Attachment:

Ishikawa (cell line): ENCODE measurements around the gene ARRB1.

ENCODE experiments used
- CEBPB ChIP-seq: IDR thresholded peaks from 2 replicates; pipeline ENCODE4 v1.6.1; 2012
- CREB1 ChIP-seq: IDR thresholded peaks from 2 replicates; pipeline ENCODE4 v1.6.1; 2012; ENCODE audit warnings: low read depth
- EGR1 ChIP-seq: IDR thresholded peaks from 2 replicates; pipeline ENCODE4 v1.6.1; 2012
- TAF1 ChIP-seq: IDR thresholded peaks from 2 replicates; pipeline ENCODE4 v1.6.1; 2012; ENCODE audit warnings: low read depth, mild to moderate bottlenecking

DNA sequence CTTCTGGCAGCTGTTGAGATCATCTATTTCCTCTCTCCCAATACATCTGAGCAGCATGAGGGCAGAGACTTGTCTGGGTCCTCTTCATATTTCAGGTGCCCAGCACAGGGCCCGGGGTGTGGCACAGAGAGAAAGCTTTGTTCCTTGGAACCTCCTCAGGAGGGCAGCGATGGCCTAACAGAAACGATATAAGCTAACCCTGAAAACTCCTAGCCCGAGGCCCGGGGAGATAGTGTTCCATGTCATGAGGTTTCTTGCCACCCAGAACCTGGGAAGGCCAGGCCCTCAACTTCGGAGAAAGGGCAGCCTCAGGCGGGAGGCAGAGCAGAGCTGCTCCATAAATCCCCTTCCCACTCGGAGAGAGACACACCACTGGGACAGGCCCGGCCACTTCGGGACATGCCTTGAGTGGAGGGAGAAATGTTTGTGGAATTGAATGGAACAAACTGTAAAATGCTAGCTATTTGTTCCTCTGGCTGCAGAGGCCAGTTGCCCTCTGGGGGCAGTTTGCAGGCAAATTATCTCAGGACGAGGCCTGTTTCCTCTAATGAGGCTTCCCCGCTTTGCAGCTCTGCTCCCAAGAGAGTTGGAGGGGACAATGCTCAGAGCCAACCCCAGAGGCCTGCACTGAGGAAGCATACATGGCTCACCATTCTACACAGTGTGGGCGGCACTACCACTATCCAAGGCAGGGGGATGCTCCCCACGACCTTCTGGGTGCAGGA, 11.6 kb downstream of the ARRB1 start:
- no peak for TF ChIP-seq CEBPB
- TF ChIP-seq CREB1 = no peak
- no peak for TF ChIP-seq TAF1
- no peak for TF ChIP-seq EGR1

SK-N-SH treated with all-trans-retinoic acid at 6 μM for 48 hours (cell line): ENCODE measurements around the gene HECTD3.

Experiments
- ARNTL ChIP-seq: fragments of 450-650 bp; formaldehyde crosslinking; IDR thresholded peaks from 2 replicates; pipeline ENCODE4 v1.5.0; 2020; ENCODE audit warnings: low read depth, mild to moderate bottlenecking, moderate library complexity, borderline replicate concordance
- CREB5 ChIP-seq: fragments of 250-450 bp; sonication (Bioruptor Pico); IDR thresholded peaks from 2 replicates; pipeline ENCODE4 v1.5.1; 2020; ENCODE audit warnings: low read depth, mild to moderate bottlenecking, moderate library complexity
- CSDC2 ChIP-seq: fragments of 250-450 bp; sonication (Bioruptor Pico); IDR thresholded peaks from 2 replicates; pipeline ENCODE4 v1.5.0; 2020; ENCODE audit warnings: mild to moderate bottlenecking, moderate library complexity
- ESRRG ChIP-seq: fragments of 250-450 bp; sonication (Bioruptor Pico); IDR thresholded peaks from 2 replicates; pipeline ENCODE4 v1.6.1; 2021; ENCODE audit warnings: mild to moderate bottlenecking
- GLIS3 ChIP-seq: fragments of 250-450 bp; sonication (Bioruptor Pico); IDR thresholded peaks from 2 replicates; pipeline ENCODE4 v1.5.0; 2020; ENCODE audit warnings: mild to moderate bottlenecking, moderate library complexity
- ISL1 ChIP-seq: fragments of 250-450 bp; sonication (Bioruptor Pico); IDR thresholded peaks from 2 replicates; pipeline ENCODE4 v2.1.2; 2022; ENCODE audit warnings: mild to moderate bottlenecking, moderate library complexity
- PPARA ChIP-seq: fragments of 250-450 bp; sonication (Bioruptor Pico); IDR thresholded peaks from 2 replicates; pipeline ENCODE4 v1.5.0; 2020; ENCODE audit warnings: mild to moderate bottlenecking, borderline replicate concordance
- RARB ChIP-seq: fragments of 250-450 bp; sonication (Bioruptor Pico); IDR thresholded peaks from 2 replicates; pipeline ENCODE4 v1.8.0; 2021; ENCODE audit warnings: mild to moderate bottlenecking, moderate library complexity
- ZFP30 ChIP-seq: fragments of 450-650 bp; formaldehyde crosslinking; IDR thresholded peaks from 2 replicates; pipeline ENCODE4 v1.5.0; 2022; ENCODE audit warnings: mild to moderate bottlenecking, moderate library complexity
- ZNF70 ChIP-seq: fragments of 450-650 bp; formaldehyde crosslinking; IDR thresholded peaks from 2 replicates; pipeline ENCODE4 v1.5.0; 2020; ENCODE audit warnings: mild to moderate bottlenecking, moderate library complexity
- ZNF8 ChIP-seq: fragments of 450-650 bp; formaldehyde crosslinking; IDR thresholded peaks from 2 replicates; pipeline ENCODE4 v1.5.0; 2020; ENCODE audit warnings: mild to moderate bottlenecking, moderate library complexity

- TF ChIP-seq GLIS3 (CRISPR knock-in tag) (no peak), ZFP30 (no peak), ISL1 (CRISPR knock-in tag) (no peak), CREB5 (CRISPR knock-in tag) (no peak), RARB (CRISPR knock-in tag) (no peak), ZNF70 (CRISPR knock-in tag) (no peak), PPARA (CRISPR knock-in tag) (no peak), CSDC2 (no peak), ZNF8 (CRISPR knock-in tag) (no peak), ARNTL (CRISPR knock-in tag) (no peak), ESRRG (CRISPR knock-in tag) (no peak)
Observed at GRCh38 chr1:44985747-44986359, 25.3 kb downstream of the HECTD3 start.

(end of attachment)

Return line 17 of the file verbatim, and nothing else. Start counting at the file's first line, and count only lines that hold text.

- ESRRG ChIP-seq: fragments of 250-450 bp; sonication (Bioruptor Pico); IDR thresholded peaks from 2 replicates; pipeline ENCODE4 v1.6.1; 2021; ENCODE audit warnings: mild to moderate bottlenecking